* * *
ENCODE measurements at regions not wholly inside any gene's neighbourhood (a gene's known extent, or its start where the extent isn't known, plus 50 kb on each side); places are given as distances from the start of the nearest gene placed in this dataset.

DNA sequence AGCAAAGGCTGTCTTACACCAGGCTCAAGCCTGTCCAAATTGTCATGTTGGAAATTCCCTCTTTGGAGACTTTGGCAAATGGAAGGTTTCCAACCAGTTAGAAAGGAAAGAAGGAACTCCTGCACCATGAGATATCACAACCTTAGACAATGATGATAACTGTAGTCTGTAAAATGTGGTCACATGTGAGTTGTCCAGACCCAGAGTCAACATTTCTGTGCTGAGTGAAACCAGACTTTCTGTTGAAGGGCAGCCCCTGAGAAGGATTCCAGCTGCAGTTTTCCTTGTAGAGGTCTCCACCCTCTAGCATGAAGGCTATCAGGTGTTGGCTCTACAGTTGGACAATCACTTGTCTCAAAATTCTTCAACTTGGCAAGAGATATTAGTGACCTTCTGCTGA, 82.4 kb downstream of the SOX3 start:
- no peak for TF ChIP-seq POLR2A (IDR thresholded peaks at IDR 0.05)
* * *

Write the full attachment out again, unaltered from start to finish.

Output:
ENCODE measurements at regions not wholly inside any gene's neighbourhood (a gene's known extent, or its start where the extent isn't known, plus 50 kb on each side); places are given as distances from the start of the nearest gene placed in this dataset.

DNA sequence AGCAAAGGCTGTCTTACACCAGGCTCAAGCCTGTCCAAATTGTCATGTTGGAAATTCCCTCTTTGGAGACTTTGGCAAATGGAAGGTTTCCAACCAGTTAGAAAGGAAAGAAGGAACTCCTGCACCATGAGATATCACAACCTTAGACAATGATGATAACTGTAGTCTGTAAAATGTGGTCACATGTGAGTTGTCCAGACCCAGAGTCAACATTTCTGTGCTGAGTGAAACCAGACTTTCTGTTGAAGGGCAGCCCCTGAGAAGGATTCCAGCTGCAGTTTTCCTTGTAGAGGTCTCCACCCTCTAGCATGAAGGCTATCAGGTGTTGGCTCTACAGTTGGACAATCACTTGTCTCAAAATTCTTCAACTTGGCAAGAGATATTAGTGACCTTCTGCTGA, 82.4 kb downstream of the SOX3 start:
- no peak for TF ChIP-seq POLR2A (IDR thresholded peaks at IDR 0.05)